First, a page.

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GENERAL PREFACE
THE EVOLUTION OF MODESTY-1.1
THE EVOLUTION OF MODESTY-1.2
THE EVOLUTION OF MODESTY-1.3
THE EVOLUTION OF MODESTY-1.4
THE EVOLUTION OF MODESTY-1.5
THE EVOLUTION OF MODESTY-1.6
THE EVOLUTION OF MODESTY-2.1
THE EVOLUTION OF MODESTY-2.2
THE EVOLUTION OF MODESTY-2.3
THE EVOLUTION OF MODESTY-2.4
THE EVOLUTION OF MODESTY-2.5
THE EVOLUTION OF MODESTY-3
THE EVOLUTION OF MODESTY-4
THE PHENOMENA OF SEXUAL PERIODICITY-1.1
THE PHENOMENA OF SEXUAL PERIODICITY-1.2
FOOTNOTES
THE PHENOMENA OF SEXUAL PERIODICITY-2.1
THE PHENOMENA OF SEXUAL PERIODICITY-2.2
THE PHENOMENA OF SEXUAL PERIODICITY-2.3
THE PHENOMENA OF SEXUAL PERIODICITY-3.1
THE PHENOMENA OF SEXUAL PERIODICITY-3.2
THE PHENOMENA OF SEXUAL PERIODICITY-3.3
THE PHENOMENA OF SEXUAL PERIODICITY-3.4
THE PHENOMENA OF SEXUAL PERIODICITY-3.5
FOOTNOTES
AUTO-EROTISM: A STUDY OF THE SPONTANEOUS MANIFESTATIONS OF THE SEXUAL IMPULSE-1.1
AUTO-EROTISM: A STUDY OF THE SPONTANEOUS MANIFESTATIONS OF THE SEXUAL IMPULSE-1.2
AUTO-EROTISM: A STUDY OF THE SPONTANEOUS MANIFESTATIONS OF THE SEXUAL IMPULSE-1.3
AUTO-EROTISM: A STUDY OF THE SPONTANEOUS MANIFESTATIONS OF THE SEXUAL IMPULSE-1.4
AUTO-EROTISM: A STUDY OF THE SPONTANEOUS MANIFESTATIONS OF THE SEXUAL IMPULSE-1.5
AUTO-EROTISM: A STUDY OF THE SPONTANEOUS MANIFESTATIONS OF THE SEXUAL IMPULSE-1.6
FOOTNOTES
AUTO-EROTISM: A STUDY OF THE SPONTANEOUS MANIFESTATIONS OF THE SEXUAL IMPULSE-2.1
AUTO-EROTISM: A STUDY OF THE SPONTANEOUS MANIFESTATIONS OF THE SEXUAL IMPULSE-2.2
AUTO-EROTISM: A STUDY OF THE SPONTANEOUS MANIFESTATIONS OF THE SEXUAL IMPULSE-2.3
AUTO-EROTISM: A STUDY OF THE SPONTANEOUS MANIFESTATIONS OF THE SEXUAL IMPULSE-2.4
AUTO-EROTISM: A STUDY OF THE SPONTANEOUS MANIFESTATIONS OF THE SEXUAL IMPULSE-3.1
AUTO-EROTISM: A STUDY OF THE SPONTANEOUS MANIFESTATIONS OF THE SEXUAL IMPULSE-3.2
AUTO-EROTISM: A STUDY OF THE SPONTANEOUS MANIFESTATIONS OF THE SEXUAL IMPULSE-3.3
AUTO-EROTISM: A STUDY OF THE SPONTANEOUS MANIFESTATIONS OF THE SEXUAL IMPULSE-3.4
AUTO-EROTISM: A STUDY OF THE SPONTANEOUS MANIFESTATIONS OF THE SEXUAL IMPULSE-3.5
AUTO-EROTISM: A STUDY OF THE SPONTANEOUS MANIFESTATIONS OF THE SEXUAL IMPULSE-3.6
AUTO-EROTISM: A STUDY OF THE SPONTANEOUS MANIFESTATIONS OF THE SEXUAL IMPULSE-3.7
FOOTNOTES
APPENDIX A-1.1
APPENDIX A-1.2
APPENDIX B-1.1
APPENDIX B-1.2
APPENDIX C-1.1
APPENDIX C-1.2
INDEX OF AUTHORS

Among the Crow Indians of Montana, writes Dr. Holder, who has 

lived with them for several years, "a sense of modesty forbids 

the attendance upon the female in labor of any male, white man or 

Indian, physician or layman. This antipathy to receiving 

assistance at the hands of the physician is overcome as the 

tribes progress toward civilization, and it is especially 

noticeable that half-breeds almost constantly seek the 

physician's aid." Dr. Holder mentions the case of a young woman 

who, although brought near the verge of death in a very difficult 

first confinement, repeatedly refused to allow him to examine 

her; at last she consented; "her modest preparation was to take 

bits of quilt and cover thighs and lips of vulva, leaving only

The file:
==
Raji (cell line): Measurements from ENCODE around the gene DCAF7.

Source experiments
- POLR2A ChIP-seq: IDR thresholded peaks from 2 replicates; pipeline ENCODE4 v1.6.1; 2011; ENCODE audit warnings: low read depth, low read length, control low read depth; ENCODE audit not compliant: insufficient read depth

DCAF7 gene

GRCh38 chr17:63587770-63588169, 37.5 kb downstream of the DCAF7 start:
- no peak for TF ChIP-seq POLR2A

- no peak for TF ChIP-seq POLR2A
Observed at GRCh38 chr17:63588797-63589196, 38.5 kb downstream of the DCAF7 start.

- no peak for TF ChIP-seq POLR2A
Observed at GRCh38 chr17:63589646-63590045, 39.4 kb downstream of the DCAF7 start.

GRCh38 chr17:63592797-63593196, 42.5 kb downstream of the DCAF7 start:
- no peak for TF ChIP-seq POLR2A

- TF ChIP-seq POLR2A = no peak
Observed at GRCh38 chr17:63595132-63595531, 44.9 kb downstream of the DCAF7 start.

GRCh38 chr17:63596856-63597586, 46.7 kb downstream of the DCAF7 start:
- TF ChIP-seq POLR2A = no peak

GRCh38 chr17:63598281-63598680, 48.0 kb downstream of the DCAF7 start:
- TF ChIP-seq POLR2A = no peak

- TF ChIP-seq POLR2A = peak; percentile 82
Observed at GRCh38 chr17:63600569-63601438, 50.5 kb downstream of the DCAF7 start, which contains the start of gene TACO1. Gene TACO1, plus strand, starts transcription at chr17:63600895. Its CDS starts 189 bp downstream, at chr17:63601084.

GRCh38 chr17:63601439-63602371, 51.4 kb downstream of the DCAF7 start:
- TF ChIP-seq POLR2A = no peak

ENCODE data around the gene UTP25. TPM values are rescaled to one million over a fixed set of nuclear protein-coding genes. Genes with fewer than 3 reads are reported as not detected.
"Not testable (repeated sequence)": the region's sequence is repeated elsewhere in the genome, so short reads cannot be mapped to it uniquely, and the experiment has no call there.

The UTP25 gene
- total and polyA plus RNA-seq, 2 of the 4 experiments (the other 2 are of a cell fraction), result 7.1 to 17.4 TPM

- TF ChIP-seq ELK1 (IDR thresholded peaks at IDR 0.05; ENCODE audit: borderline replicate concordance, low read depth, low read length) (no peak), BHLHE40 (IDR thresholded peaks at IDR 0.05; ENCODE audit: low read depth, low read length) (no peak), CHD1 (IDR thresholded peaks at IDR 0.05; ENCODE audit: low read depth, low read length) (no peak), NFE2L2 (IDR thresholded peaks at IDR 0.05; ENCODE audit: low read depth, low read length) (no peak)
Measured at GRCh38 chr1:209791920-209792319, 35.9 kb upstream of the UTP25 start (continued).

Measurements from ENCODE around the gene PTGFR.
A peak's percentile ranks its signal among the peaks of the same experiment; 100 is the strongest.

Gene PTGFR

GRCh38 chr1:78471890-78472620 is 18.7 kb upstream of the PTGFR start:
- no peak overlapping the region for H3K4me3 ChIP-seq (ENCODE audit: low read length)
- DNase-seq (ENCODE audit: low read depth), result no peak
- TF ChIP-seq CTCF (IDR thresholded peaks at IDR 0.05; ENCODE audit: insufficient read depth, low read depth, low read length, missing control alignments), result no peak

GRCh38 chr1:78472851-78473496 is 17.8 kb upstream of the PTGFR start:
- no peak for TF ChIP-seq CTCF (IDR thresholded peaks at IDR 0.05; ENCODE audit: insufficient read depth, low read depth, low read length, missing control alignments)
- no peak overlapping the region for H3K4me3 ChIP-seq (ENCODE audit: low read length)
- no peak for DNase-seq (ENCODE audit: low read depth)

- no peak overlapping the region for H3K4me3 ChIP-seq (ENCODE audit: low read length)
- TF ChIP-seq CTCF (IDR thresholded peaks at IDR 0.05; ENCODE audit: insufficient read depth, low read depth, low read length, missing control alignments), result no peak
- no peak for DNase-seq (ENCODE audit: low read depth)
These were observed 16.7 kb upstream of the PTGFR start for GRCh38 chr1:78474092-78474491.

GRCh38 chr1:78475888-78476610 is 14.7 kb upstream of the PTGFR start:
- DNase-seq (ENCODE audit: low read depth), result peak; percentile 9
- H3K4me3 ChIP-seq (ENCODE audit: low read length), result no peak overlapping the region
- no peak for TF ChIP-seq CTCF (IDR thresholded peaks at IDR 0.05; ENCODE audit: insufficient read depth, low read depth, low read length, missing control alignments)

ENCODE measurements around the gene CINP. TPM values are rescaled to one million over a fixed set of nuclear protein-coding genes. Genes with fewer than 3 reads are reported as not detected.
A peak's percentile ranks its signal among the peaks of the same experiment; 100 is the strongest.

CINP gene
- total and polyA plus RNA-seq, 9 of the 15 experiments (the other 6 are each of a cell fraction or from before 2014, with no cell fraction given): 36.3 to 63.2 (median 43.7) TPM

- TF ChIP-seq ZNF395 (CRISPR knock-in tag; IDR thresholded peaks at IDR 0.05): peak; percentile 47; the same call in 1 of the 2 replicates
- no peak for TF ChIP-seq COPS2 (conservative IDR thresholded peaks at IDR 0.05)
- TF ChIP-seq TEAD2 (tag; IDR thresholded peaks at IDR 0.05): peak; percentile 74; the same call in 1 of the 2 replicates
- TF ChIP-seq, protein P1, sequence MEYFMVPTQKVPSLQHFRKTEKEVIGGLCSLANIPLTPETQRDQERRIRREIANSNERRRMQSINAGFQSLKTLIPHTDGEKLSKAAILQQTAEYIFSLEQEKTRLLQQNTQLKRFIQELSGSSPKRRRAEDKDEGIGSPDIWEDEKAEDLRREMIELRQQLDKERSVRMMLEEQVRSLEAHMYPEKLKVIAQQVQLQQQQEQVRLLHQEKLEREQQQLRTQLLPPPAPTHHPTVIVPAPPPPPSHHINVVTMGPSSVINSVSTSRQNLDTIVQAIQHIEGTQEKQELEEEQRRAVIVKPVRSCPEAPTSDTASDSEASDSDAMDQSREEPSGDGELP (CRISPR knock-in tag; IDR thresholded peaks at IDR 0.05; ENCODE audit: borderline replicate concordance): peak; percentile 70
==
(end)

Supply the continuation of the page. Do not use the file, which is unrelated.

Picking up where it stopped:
the aperture exposed.... Their modesty would not be so striking 

were it not that, almost to a woman, the females of this tribe 

are prostitutes, and for a consideration will admit the 

connection of any man." (A.B. Holder, _American Journal of 

Obstetrics_, vol. xxv, No. 6, 1892.) 

"In every North American tribe, from the most northern to the 

most southern, the skirt of the woman is longer than that of the 

men. In Esquimau land the _parka_ of deerskin and sealskin 

reaches to the knees. Throughout Central North America the 

buckskin dress of the women reached quite to the ankles. The 

West-Coast women, from Oregon to the Gulf of California, wore a 

petticoat of shredded bark, of plaited grass, or of strings, upon 

which were strung hundreds of seeds. Even in the most tropical 

areas the rule was universal, as anyone can see from the codices 

or in pictures of the natives." (Otis T. Mason, _Woman's Share in 

Primitive Culture_, p. 237.) 

 

Describing the loin-cloth worn by Nicobarese men, Man says: "From 

the clumsy mode in which this garment is worn by the Shom 

Pen--necessitating frequent readjustment of the folds--one is led 

to infer that its use is not _de rigueur_, but reserved for 

special occasions, as when receiving or visiting strangers." 

(E.H. Man, _Journal of the Anthropological Institute_, 1886, p. 

442.) 

 

The semi-nude natives of the island of Nias in the Indian Ocean 

are "modest by nature," paying no attention to their own nudity 

or that of others, and much scandalized by any attempt to go 

beyond the limits ordained by custom. When they pass near places 

where women are bathing they raise their voices in order to warn 

them of their presence, and even although any bold youth 

addressed the women, and the latter replied, no attempt would be 

made to approach them; any such attempt would be severely 

punished by the head man of the village. (Modigliani, _Un Viaggio 

a Nias_, p. 460.) 

 

Man says that the Andamanese in modesty and self-respect compare 

favorably with many classes among civilized peoples. "Women are 

so modest that they will not renew their leaf-aprons in the 

presence of one another, but retire to a secluded spot for this 

purpose; even when parting with one of their _bod_ appendages 

[tails of leaves suspended from back of girdle] to a female 

friend, the delicacy they manifest for the feelings of the 

bystanders in their mode of removing it amounts to prudishness; 

yet they wear no clothing in the ordinary sense." (_Journal of 

the Anthropological Institute_, 1883, pp. 94 and 331.) 


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